First-Time Home Buyer Tax Credit Works

Check out the latest from the respected Economists of the National Association of Home Builders:


The First-Time Home Buyer Tax Credit Does Its Work

Recent housing data — including a rise in existing home sales and a decline in the new-home sales pace — demonstrate the stimulative power of the first-time home buyer tax credit.

As the Nov. 30 deadline for the tax credit drew near, data from the third quarter of 2009 was especially compelling in showing the credit’s impact on the housing market. Knowing that they needed to settle soon in order to qualify for the credit, first-time home buyers helped push existing home sales to a seasonally adjusted annual rate of 4.9 million in September, their strongest monthly pace since July 2007. That helped boost quarterly existing home sales by 45% over the second quarter.

New Home Inventories Continue to Improve, But Demand Remains Weak

For 29 consecutive months, home builders have been doing what they need to do in the face of weak demand by reducing their inventory of unsold homes.

New home inventories peaked at 572,000 in July 2006. In September 2009, they were down by more than half to 251,000, the lowest level since November 1982.

Housing Prices Up – for the Moment

The S&P/Case-Shiller 10- and 20-city seasonally adjusted house price indexes increased in June, July and August. Although both measures are still down on a year-over-year basis, 10.6% and 11.3%, respectively, their rate of decline has decreased in each of the last seven months.

In August, 16 of the 20 cities in the 20-city index saw house prices increase on a seasonally adjusted basis. The turnaround in house prices appears to be largely due to the first-time home buyer tax credit helping to stabilize and bolster demand.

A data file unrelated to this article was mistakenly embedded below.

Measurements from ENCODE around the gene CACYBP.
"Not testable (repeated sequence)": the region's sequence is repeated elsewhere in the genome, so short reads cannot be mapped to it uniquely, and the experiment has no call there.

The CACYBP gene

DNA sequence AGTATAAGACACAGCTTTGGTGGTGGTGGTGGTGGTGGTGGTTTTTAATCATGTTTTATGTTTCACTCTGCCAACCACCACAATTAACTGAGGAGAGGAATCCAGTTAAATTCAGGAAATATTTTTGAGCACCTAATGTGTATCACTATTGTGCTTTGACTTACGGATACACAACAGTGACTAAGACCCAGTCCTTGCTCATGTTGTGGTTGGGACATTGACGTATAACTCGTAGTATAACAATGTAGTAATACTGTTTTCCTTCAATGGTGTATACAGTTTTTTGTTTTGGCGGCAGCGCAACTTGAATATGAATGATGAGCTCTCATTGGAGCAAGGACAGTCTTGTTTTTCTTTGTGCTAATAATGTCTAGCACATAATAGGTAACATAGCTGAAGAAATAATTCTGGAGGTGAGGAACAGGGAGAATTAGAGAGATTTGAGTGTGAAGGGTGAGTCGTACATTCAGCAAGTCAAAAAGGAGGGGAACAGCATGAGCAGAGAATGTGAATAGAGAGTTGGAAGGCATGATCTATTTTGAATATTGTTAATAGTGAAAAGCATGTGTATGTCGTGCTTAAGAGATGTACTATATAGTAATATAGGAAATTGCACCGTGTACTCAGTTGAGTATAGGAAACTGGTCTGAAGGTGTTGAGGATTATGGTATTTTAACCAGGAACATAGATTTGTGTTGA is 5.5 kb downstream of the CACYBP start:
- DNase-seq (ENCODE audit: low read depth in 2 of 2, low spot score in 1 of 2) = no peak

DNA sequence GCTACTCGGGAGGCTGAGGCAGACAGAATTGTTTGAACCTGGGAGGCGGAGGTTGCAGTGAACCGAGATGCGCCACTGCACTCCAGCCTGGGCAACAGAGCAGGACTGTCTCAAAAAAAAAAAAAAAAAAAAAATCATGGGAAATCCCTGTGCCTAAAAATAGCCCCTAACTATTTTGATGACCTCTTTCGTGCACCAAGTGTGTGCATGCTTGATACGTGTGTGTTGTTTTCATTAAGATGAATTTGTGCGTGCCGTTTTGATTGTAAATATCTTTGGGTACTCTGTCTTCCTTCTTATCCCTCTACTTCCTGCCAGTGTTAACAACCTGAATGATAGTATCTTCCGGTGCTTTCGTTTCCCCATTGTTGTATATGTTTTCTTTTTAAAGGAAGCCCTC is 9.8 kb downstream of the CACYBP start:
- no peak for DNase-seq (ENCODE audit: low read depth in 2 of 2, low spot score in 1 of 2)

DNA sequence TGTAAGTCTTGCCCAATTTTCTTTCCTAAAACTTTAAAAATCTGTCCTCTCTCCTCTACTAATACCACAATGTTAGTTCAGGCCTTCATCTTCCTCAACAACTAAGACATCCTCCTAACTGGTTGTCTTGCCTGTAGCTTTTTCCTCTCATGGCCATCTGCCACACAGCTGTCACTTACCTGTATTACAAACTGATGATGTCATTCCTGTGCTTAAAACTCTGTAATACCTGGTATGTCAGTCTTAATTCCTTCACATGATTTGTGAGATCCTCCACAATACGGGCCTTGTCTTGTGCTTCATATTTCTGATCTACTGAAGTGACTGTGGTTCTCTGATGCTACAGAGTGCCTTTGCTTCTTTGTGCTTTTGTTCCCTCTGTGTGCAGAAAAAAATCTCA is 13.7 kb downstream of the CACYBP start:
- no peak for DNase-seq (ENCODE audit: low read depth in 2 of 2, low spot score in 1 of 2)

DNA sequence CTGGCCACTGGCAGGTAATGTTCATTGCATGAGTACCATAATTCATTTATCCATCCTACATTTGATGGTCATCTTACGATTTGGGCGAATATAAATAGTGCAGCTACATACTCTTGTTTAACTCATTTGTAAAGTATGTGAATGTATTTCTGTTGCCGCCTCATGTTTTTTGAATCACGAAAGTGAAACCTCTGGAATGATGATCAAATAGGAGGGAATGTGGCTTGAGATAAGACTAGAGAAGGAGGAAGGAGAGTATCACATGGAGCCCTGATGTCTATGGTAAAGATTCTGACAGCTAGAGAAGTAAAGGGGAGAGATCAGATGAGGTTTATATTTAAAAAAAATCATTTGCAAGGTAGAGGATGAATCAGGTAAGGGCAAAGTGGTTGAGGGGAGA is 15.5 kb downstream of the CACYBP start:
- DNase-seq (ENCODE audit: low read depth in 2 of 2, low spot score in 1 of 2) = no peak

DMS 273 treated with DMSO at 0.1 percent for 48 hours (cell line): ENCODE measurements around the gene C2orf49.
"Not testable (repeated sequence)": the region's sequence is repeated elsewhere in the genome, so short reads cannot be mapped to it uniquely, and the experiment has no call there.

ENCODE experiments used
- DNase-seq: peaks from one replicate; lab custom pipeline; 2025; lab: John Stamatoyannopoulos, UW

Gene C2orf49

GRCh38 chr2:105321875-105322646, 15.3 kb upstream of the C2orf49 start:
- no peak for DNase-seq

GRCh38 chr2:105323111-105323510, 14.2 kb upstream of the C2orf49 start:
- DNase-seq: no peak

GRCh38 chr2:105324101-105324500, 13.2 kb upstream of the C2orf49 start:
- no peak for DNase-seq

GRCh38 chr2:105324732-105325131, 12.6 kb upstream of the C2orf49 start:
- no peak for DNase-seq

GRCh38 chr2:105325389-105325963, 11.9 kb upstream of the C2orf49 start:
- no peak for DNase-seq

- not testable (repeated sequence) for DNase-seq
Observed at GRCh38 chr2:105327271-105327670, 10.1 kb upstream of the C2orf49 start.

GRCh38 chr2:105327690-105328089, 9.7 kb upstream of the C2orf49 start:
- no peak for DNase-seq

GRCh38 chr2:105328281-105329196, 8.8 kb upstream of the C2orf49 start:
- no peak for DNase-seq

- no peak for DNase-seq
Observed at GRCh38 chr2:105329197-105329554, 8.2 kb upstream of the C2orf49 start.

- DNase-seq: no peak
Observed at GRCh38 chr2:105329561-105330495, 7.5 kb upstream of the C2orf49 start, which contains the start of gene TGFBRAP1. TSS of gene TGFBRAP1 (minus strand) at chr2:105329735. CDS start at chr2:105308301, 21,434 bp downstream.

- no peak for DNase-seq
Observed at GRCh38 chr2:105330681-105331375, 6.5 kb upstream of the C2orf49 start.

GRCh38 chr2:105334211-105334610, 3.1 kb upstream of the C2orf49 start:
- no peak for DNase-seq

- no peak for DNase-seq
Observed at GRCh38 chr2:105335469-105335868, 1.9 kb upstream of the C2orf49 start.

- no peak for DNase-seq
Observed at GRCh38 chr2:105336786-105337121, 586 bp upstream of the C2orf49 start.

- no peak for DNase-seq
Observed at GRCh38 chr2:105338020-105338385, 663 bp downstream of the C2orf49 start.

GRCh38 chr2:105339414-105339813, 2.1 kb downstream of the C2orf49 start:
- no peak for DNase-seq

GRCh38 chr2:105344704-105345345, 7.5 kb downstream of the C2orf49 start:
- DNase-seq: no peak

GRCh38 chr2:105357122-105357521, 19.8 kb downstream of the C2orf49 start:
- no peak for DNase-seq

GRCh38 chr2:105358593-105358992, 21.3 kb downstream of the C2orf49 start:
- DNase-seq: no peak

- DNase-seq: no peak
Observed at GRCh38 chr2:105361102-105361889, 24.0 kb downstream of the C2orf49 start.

Housing Starts Up, Building Permits Down

Housing starts rose a modest 0.5% in September to a seasonally adjusted annual rate of 590,000, up from 587,000 in August. The rise was powered by strong single-family starts, which rose 3.9% from 482,000 to 501,000.

The increase in single-family starts reflects the continued increase in the share of starts built for the owner. In more normal periods, about 20% to 25% of all single-family starts are built on the owner’s land or built by the owner as the general contractor. That percentage declined as speculative sales rose in the mid-2000s, but it has since grown beyond historic levels as building for-sale dropped off.

Builder Confidence Falls

Another signal that the housing market faces a rough road ahead is coming from the NAHB/Wells Fargo Housing Market Index (HMI) measure of builder confidence. The HMI, after inching upward for three consecutive months, fell one point in October to 18. All three components of the index — current sales, current traffic, and sales expectations — were down. The downturn in the HMI seems to be due to the expiration of the first-time home buyer tax credit.